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Pick Your Favorite March/April Horn Book Magazine Cover!

Cover Madness continues! Next up are twenty-four years of March/April covers. Pick your favorite from each group — let us know your choices in the comments! Come back next week to see which covers advance to the next round. Read the Cover Madness rules here.   Click on any magazine cover to...

The Newbery and Art

When most people think of the Newbery Award, they think of words, not art. After all, the Newbery criteria stipulate that “the committee is to make its decision primarily on the text. Other components of a book, such as illustrations, overall design of the book, etc., may be considered when...

Additional ALA Awards 2022

  Alex Award [for the ten best adult books that appeal to teen audiences] Light from Uncommon Stars by Ryka Aoki (Tor/Tom Doherty Associates/Macmillan) The One Hundred Years of Lenni and Margot by Marianne Cronin (Harper Perennial/HarperCollins) The Witch's Heart by Genevieve Gornichec, ACE (Berkley/Penguin Random House) The Library of...

Horn Book Magazine Covers

Randolph Caldecott was The Horn Book Magazine‘s first — and for decades only — cover artist. Then in 1985 another picture book master, Maurice Sendak, took over the task for a few issues, leading the way for a whole new crop of talented contributors. Much of their work is on view...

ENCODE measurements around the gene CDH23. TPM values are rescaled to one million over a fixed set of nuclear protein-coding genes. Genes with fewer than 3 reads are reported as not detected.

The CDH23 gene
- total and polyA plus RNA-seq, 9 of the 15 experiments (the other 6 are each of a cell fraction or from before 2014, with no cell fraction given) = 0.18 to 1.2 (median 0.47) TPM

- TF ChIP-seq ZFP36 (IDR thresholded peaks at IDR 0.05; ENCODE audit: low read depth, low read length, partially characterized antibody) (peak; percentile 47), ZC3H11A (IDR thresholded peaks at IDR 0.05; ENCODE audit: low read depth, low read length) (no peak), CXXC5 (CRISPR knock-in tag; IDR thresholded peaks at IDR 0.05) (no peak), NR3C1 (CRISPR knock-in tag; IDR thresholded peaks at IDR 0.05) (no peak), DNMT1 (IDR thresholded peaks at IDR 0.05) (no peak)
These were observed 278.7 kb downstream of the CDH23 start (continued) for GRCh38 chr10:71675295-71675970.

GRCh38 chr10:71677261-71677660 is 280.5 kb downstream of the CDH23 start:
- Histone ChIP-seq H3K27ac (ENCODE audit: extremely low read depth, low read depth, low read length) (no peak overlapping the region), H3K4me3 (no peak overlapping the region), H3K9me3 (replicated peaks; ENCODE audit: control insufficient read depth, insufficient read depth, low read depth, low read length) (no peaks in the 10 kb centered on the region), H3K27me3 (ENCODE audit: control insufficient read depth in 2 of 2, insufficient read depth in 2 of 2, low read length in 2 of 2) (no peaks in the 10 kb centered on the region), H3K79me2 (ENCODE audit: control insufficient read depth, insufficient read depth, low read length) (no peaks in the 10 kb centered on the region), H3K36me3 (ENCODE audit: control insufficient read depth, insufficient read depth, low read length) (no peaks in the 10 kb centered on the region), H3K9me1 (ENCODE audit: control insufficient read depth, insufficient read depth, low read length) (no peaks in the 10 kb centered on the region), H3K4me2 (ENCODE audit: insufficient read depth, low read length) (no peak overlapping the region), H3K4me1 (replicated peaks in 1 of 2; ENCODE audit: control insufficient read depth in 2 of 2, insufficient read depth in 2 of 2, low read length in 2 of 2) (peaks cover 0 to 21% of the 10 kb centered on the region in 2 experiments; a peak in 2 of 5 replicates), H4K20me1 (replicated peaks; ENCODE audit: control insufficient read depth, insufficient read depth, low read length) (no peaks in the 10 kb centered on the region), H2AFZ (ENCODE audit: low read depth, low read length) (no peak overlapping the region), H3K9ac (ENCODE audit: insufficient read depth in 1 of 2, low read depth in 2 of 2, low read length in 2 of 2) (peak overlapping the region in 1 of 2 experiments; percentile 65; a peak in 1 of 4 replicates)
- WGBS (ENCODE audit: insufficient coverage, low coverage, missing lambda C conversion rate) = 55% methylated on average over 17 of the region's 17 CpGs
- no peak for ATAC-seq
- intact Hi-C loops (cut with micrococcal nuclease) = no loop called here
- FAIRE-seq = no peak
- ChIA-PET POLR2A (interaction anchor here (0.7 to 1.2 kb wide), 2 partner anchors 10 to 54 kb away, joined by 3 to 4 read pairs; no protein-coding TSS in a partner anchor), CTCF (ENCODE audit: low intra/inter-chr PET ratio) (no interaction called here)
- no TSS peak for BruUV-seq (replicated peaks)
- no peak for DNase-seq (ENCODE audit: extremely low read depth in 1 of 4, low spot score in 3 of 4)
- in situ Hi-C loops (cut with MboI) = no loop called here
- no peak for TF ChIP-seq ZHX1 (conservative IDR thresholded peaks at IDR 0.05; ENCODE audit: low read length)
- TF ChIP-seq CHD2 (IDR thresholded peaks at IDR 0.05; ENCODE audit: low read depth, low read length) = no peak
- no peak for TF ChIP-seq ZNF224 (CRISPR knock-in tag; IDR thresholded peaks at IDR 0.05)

A Profile of Children's Literature Legacy Award Winner Jacqueline Woodson

I’ve known Jacqueline Woodson for years, but even before we met, when I read Last Summer with Maizon (1990), Jackie’s first book, I knew a special writer had arrived on the children’s literature scene. Although the full extent of the depth and breadth of her talent may not have been...

Horn Book Magazine — September/October 2018

Table of ContentsFeaturesChildren’s Literature Legacy Award Acceptance by Jacqueline WoodsonA profile of Jacqueline Woodson by Deborah Taylor"Devoted to Diversity" by Shoshana FlaxPublishers with a purpose.ColumnsEditorial"The Right to Read by Yourself" by Roger SuttonLaura Ingalls Wilder’s legacy and the radical act of trusting child readers.Board Book Roundup"Treasure Hunting in the Public...

Don’t Tell the Ending! What Makes a Good Ending?

We hear a lot about how stories should end: the ending should be inevitable, and yet we shouldn’t be able to guess exactly how it will occur (see Macbeth). It should be consistent with the story’s other elements (see Romeo & Juliet). It should make us cry without embarrassment (see...

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